THE VEGETARIAN MOVEMENT IN ENGLAND,
A STUDY IN THE STRUCTURE OF ITS IDEOLOGY
A thesis presented to the London School of Economics, University of London,
for the degree of Doctor of Philosophy,
©AUTUMN 1981 - Thesis Index
The author is now Professor of Social Policy and Sociology at Kent University, England, and has given permission for this previously unpublished thesis to be published on the IVU website. The ownership and copyright remain hers and no part of this thesis may be used elsewhere without her express permission.
CHAPTER FIVE: THE EARLY NINETEENTH CENTURY
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The Concordium was a vegetarian community established in the late 1830's at Alcott House, Ham Common, near Richmond, by a group of followers of James Pierrepont Greaves. (1) It stands here as the principle example of a number of such communitarian and socialist experiments of the period aimed at the establishment of a new order for society, one based on harmony and co-operation rather than competition and antagonism, and it belongs in essence to the same broad milieu as Owenism with which, indeed, it has a number of direct links. Owenism itself, especially in its communitarian expression, also had vegetarian connections. (2)
Greaves himself had in the 1830's been influential in the eclectic world of London coteries, influenced by romanticism and stressing a mixture of co-operation, mysticism and - sometimes - vegetarianism. (3) Alcott House had started in 1838 as a school and community aiming to put Greaves' ideas into effect, and it was from this that the Concordium itself developed as an 'Industrial, Harmonic Educational College for the benefit of such parties as were ready to leave the ignorant selfish strife of the antagonistic world'. (4)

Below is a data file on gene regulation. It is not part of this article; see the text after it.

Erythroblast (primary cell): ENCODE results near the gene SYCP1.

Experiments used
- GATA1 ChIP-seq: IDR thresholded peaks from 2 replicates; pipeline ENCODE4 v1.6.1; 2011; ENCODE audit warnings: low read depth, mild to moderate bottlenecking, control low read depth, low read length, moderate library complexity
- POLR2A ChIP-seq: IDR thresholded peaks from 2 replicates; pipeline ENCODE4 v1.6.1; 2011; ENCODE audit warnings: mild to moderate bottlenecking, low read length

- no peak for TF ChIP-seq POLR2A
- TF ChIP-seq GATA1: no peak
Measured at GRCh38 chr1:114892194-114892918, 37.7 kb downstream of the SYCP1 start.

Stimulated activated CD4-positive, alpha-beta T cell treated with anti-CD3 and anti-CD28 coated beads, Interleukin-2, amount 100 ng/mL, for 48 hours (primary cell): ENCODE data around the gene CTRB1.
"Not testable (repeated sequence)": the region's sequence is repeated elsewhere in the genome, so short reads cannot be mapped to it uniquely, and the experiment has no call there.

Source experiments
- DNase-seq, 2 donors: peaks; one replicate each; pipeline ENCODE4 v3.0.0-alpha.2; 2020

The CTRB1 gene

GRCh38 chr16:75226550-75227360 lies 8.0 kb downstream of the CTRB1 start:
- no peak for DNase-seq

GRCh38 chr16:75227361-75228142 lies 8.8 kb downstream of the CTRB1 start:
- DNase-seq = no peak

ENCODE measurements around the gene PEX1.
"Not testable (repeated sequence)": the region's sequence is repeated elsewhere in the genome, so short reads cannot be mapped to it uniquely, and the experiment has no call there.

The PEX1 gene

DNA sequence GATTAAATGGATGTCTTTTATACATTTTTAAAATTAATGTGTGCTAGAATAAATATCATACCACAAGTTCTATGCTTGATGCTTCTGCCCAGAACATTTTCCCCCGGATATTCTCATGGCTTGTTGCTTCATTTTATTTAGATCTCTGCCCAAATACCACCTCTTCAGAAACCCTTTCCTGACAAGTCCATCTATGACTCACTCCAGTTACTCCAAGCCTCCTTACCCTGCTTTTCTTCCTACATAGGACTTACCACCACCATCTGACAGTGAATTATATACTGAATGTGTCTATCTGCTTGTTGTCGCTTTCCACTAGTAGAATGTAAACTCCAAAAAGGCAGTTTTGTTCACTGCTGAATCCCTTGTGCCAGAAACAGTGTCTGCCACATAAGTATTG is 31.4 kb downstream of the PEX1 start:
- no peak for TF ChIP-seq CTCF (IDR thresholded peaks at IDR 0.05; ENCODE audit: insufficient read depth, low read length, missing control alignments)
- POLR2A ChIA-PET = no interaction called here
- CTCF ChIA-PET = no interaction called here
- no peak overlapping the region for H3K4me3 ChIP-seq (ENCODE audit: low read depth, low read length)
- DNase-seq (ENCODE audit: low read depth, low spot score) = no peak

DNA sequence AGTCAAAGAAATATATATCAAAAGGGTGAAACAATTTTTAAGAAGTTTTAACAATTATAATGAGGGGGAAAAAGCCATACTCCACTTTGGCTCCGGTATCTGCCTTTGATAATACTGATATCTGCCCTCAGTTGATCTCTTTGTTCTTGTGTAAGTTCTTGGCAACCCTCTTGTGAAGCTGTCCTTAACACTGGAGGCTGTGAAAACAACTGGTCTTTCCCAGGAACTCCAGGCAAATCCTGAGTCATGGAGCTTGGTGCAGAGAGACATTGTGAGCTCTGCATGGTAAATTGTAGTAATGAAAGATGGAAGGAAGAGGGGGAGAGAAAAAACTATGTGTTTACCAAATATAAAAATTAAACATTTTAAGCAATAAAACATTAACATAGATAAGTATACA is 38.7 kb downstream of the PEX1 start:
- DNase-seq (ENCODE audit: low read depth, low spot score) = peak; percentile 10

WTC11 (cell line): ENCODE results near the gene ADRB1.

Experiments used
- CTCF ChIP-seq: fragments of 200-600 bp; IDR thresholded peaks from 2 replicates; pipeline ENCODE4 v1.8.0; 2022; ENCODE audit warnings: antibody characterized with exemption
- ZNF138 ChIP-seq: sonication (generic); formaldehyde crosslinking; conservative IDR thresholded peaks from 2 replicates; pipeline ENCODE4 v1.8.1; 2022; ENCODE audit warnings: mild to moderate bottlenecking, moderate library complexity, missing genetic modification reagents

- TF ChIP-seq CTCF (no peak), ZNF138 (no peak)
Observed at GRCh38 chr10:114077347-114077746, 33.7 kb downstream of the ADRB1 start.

Greaves had been a friend of Pestalozzi, and had been influential in the propagation of his ideas in England. (5) At the Concordium, open-air education was stressed and punishment was frowned upon. The moral growth of the children and not just instruction, was seen as the key, and this was to be pursued: 'with a view to their becoming integral men and women', rather than just fitting them for a particular role in society. (6) Together with others of the early socialists, they laid particular stress on the role of environment in the creation of personality and behaviour, and saw education as the key to producing people capable of living in a truly co-operative society.
Production at the Concordiurn was co-operative and property repudiated. An important difference between the Concordium and the most other socialists however, was the particular stress on moral rather than economic issues, and on austerity of life. The community was a mixed one, in which men and women lived in celibacy, following a simple and austere regime of early rising, cold baths (they had hydropathic connections), fresh air and simplified clothing. (7) George Holyoake visited them